I completely agree with you on the ‘hot and sticky’, Gwen. I can stomach the same temperature in a dry version far better than in the humid version. Abu Dhabi also gets very humid in summer, but what I find interesting is how my tolerance level for humidity has increased slightly over the last two years of living on the coast, after the more preferred dry heat of Al Ain. Our land in Portugal is luckily in an area with dry summers, so we are in luck.
Welcome to Portugal!
Muito obrigada. 🙂
Good luck dear Jolandi! I am sorry for not commenting as much, but I have been enjoying your posts as always. I will definitely subscribe to your other site as well.
Warm wishes from Japan,
Thank you for your lovely wishes, Takami. It will be lovely if you follow us on our new adventure. It is a long, slow process making this dream a reality, and I am sure we will be in transition for the next couple of years!
My husband and I are also making final decisions on whether to take that “big step” ourselves! So in many ways, I feel as though we share some similar aspects of our adventures. Always sending you our best wishes, and looking forward to “following” you on your journey 🙂
And sending warm wishes your way too. It is always a little bit scary before taking any big step. I hope everything falls into place for you.
On one of my imaginary saunters through Portugal, I’ve become mired and enchanted with the soil and the dark night skies in the region you are speaking of. (In another, I fall in love with a fado songstress near Porto and learn to become a skillful interpreter of the beautiful guitarra portuguesa (have a look here if new to you: https://www.youtube.com/watch?v=H9QwByS4ZtE ).. and always the food, the food. I lived once among them in a Portuguese enclave in NJ for some years – a delightful, resourceful, industrious people with a gorgeous sounding langauge. Best Luck to you!
Thank you for your good wishes. Ah, how I love your imaginary saunters! They are delightful. There is something so evocative and memorable about fado music. Love it. And absolutely adore the bread in Portugal. As a vegetarian, I am not entirely smitten by the food in general, for obvious reasons, but as a lover of bread, I am in heaven. And I hope, one day, I will be able to understand and even be able to use their “gorgeous sounding language”, without butchering it too much. 😉
I hope each day will bring you a little closer to your dream home.
Thank you, Tanja. It is sometimes difficult to stay patient, as it often feels like things are moving too slowly. That is when we have to remind ourselves that each day is a step closer, no matter what we do. Exciting, and a little bit frightening all mixed up in one, as change, no matter how much looked forward too, always brings uncertainties and insecurities, even if it is of one’s own making. Doesn’t it?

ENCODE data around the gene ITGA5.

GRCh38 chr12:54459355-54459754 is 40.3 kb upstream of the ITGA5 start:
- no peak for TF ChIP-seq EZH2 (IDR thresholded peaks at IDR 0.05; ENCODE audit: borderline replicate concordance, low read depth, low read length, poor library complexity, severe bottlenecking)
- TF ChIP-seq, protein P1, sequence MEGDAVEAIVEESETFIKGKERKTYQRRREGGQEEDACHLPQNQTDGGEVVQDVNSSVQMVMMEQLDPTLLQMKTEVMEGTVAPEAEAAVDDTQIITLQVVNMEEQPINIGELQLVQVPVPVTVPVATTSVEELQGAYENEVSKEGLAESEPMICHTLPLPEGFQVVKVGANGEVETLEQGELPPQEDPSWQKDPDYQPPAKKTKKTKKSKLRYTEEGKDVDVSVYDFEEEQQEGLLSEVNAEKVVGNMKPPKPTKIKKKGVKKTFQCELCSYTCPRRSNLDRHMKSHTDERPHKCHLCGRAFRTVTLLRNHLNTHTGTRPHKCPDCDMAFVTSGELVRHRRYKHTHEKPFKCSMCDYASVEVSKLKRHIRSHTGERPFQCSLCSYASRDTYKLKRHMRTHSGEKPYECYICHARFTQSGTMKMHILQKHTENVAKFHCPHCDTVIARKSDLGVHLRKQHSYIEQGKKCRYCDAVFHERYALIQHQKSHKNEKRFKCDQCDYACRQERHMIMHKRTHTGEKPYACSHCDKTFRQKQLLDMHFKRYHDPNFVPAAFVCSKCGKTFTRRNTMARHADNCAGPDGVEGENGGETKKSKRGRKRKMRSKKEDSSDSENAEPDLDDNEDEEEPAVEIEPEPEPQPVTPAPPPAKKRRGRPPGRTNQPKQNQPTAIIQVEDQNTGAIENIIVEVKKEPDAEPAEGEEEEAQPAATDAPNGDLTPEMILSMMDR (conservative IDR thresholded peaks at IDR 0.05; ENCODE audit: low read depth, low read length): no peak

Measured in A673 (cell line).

I know how that feels, Jolandi. Hang in there, and take one day at a time. In the end, it is all anybody can do. 😊
Wise words, Tanja. And thank you for your support and encouragement. It means a lot.
Most excellent. I wish you all the best and much fun and joy in your new life.
Thank you! It will be so different from the way we currently live.
How wonderful! ‘Freedom’ is such an apt word. Much as I loved my time in the UAE, being lucky enough to sample life in 3 diverse Emirates: Abu Dhabi, Dubai, and Ras Al Khaimah, when I decided my time there was up, I did experience a feeling of being ‘freed’ on my return to Ireland. Very excited about Portugal for you and your hubby. I know the thrill of renovating a neglected property and turning a piece of jungle into a relaxing haven with a vegetable garden, fruit trees, etc, so enjoy every minute! I have a little hole in my heart in the shape of a certain place in the Green Perigord in South West France, so I too am dreaming… in French 😉
Great to connect with you again, Jolandi, always loved your travel writing.
I wondered what happened to you, Safia, and was delighted to see your recent blog post. I did not realize that you were back in Ireland, but I hope that it is good for you and your family. It is interesting to hear that you felt a sense of being freed. We have enjoyed our time here, but it is also time to move on to new ventures and a ‘freer’ life. Ah, how we dream! Dreaming is always the first step, isn’t it? It will be interesting to see where we both are in two years time.
Thank you, Kelly.
Found the blog. That’s quite a undertaking and a complete change in lifestyle. I’m sure it will be very rewarding.
It definitely is. Quite a daunting process at times, but something we both deeply long for, so I guess that helps during those challenging times. 🙂